Z Second dose of Pfizer: side effects

Like the Moderna vaccine, some side effects were more common after the second dose.

Johnson & Johnson side effects

The most recently licensed vaccine in the US is from Johnson & Johnson's subsidiary, Janssen.

The Johnson & Johnson trial included more than 40,000 people in 19 geographic regions. Importantly, this included South Africa, where the vaccine was found to be slightly less effective against the B1351 variant. The FDA found that this vaccine is more than 66% effective in preventing moderate to severe Covid-19.

While this efficacy rate is lower than the two vaccines discussed above, it still provides near-perfect protection against hospitalization and death, and provides advantages in fighting the pandemic.

On April 13, the FDA and CDC recommended that states stop administering the Johnson & Johnson vaccine after reports that six women developed rare and serious blood clots, similar to those seen in a small number of people who received the AstraZeneca vaccine in other parts of the world. If a link is established with the J&J vaccine, these cases, while serious, would suggest an extremely rare side effect. More than 6.8 million doses were administered nationwide when the hiatus was announced.

The Johnson & Johnson vaccine requires only one dose, and it generally has a lower rate of side effects.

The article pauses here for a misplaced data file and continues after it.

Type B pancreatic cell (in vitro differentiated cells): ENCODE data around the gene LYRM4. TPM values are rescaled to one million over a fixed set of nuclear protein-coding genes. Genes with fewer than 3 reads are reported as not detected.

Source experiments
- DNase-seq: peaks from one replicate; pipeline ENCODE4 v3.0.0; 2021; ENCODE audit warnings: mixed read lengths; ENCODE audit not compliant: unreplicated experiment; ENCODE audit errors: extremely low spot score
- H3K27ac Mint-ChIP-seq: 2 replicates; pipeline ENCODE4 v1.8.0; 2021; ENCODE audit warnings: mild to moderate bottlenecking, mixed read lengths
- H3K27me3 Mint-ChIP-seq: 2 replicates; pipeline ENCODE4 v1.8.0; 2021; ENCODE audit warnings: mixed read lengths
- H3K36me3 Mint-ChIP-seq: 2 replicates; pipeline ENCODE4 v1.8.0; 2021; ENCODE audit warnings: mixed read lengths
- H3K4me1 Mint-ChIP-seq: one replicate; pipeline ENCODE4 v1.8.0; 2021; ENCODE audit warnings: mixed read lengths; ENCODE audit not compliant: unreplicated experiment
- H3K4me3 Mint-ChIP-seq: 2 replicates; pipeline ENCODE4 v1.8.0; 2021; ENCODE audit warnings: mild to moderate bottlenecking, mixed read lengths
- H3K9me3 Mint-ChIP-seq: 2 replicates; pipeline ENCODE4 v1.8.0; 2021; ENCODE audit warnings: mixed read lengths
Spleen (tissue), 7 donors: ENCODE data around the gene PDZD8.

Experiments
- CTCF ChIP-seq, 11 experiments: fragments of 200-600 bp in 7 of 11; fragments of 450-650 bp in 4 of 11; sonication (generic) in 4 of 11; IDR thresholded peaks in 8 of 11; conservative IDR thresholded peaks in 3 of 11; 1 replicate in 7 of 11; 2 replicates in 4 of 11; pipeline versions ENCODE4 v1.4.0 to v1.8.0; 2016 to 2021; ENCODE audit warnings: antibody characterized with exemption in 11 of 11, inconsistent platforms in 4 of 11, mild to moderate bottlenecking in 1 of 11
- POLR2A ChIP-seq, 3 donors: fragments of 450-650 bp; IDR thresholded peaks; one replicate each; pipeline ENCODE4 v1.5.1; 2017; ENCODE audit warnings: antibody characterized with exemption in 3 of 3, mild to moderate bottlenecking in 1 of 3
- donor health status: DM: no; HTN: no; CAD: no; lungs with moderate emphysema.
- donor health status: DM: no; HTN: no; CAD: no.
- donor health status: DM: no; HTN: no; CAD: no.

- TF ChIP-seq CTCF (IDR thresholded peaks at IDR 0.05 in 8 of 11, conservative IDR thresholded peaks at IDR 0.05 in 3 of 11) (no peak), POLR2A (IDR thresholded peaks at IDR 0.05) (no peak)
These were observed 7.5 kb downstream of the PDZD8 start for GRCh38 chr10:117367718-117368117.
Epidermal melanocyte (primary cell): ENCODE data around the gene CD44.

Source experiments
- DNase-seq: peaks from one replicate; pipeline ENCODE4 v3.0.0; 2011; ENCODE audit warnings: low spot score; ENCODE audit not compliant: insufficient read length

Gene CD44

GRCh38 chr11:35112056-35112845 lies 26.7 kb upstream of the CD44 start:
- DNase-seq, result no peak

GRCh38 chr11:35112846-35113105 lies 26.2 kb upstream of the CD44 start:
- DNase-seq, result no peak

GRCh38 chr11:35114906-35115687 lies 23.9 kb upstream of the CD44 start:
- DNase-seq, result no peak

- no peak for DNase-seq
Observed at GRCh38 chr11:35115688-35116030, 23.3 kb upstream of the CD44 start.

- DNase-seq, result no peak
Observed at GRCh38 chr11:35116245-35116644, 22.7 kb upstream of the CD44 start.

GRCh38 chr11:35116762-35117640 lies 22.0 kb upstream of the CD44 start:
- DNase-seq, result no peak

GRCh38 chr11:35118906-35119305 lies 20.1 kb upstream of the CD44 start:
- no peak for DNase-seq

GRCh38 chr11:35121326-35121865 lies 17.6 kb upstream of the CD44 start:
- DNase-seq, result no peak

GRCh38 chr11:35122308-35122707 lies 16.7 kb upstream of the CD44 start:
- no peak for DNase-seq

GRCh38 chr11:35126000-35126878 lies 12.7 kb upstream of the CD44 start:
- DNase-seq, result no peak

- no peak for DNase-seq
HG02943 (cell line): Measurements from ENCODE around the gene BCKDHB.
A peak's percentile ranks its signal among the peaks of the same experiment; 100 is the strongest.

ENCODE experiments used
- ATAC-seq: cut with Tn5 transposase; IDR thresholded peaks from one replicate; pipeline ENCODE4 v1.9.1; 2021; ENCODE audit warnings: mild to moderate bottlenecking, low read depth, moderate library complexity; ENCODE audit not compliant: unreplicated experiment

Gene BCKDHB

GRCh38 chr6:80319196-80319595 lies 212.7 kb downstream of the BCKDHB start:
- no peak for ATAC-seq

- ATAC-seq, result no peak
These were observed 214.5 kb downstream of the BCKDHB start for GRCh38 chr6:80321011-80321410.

What Causes Side Effects?

Side effects are a sign that the vaccine is triggering your body to generate an immune response. They can be uncomfortable, but they can also be a sign that the vaccine is working as intended.

Side effects are caused by the release of chemicals in the body that signal the immune system that it is time to mount a response. These naturally-occurring chemicals are called cytokines and chemokines. Although there is no one-to-one correlation between side effects and an immune response, side effects are an expected part of the process.

Why should you trust this data?

In vaccine science, these often mild side effects are described as "adverse events." In the Covid-19 vaccine studies, researchers collected information on everything from hip fractures to heart attacks, to monitor the safety of these vaccines.

Importantly, the vast majority of these side effects are not related to vaccines, but are nevertheless documented to ensure there is no pattern and to verify the safety of one of the only medical interventions given to healthy people.

The FDA and EMA then develop their own analysis of the vaccine trials, and the data is presented to an independent panel of experts, who review it and make a recommendation on whether to license the vaccines based on the results. The FDA reviews presented to the committee are public and can be viewed here, as can the meetings of this expert panel.

Why do people die after being vaccinated?

So far, despite the millions of vaccines dispensed around the world, it has not been possible to establish a relationship between vaccination and deaths after vaccination. They occurred after the vaccine, not because of.


Source link